“All we have ever wanted is for our kids to be able to do what brings them happiness,” says Darryl.
This need to support their children at every turn has been magnified over the years as all three of their daughters were diagnosed with lupus when each entered their teen years.
For many years, Beth, 55, of Baltimore couldn’t shake the nickname her sister and friends gave her.
“They called me Balloon Hand Beth because whenever someone needed something, my hand would float up to volunteer,” says Beth.
Beth has always been very active and willing to pitch in. In her professional life, she has worked tirelessly to improve her city’s environment one planted tree at a time as the Director of the Office of Sustainability in Baltimore. Most days, if she’s not helping out a relative or preparing to host a family holiday party, she can be found in her garden, meticulously growing her own food. … Read More
Cathy, 62, has always loved jogging and doing step aerobics, but her true passion is tending to the flowers in her garden.
“I just love being outside and getting my hands in the dirt,” says Cathy, born and raised in Dayton, Ohio.
Cathy will be the first to tell you that gardening takes both patience and the willingness to start anew when a flower doesn’t grow like she’d hoped. “It’s okay when something doesn’t go your way out there. It’s all about adapting and moving forward,” says Cathy.
Cathy has had to apply those same principles to her own life as well. A diagnosis of stage IV breast cancer in 2012—the second time she had been diagnosed with this illness—halted her active and productive life. She faced an uphill climb of difficult chemotherapy regiments and an uncertain future.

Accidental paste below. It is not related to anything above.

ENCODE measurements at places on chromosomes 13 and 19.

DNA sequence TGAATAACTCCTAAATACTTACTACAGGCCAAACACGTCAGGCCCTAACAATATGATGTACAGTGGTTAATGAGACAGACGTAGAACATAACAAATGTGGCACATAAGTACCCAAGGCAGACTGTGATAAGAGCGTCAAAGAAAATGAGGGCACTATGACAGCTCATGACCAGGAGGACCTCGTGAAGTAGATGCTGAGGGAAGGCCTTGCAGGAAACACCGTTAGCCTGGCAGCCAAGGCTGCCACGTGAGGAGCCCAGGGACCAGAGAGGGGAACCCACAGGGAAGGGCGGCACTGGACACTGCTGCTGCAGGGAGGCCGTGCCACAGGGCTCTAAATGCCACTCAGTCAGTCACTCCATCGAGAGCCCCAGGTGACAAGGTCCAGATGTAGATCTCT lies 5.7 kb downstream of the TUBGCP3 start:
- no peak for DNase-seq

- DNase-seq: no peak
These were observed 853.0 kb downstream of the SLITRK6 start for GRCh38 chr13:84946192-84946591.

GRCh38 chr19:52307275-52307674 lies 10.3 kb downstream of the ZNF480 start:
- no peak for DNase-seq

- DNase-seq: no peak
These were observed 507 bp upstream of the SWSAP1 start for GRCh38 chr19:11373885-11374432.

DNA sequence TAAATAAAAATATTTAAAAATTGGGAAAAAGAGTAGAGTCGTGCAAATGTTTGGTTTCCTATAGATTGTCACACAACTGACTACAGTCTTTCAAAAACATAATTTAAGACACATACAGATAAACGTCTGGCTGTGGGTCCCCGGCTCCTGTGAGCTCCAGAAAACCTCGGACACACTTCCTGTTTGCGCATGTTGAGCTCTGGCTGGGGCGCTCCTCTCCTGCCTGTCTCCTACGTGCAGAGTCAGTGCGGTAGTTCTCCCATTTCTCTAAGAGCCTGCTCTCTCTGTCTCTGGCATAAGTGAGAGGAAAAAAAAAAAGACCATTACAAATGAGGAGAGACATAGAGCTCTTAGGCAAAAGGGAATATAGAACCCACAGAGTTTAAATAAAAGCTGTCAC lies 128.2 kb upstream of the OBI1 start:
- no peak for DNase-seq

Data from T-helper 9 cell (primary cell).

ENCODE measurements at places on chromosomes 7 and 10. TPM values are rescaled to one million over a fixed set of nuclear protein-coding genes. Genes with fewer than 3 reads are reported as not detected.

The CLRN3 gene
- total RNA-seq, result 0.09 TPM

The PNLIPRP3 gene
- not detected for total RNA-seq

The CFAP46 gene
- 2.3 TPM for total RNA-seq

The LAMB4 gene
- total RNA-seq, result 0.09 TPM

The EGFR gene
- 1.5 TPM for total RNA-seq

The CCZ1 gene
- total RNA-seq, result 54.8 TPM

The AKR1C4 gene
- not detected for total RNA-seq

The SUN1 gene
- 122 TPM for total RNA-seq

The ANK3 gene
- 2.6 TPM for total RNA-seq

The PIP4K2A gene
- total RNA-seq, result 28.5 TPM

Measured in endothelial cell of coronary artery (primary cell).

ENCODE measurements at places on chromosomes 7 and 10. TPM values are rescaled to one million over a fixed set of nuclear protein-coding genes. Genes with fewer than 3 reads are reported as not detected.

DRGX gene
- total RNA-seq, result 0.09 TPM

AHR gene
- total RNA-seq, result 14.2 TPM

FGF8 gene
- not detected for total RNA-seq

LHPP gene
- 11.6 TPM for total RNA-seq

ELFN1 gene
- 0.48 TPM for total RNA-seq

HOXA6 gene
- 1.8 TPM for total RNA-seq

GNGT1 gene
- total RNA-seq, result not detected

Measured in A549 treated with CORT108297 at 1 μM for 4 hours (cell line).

After dealing with painful symptoms from the chemotherapy and the stress of managing the ups and downs of her battle for over four years, she asked for better care from her medical professionals. She was referred to palliative care who now work every day to get her back to her active life.
This is Cathy’s story.
Matt is about to start another abstract painting. With classic rock music blasting in the background, he holds the brush between his lips, steadies his neck and presses the brush against the canvas.
A few months ago, Matt, 38, wouldn’t have believed you if you told him he’d be painting again. Fourteen years ago, a severe car accident left him paralyzed from the upper chest down. While his diaphragm wasn’t paralyzed in the accident, it was weakened significantly, which has caused Matt to have breathing problems that have grown progressively worse over time. Those issues coupled with severe nerve pain and the emotional stress of dealing with the traumatic events of the accident have been a daily struggle.
Gregory has never been much of a runner. When it comes to exercise, he’s always preferred hiking. But tomorrow, along with his wife and two young children, he’s going to attempt to run his first 5K. For any of us who don’t run very often, a race like this would seem like a challenge in and of itself. But for Gregory—who has been living with stage IV metastatic non-small cell lung cancer for a little over a year now—it’s much more than that.
“If you had asked me back then if I ever thought I’d be here preparing to run a race, I wouldn’t have believed you,” says Gregory from his home outside Atlanta.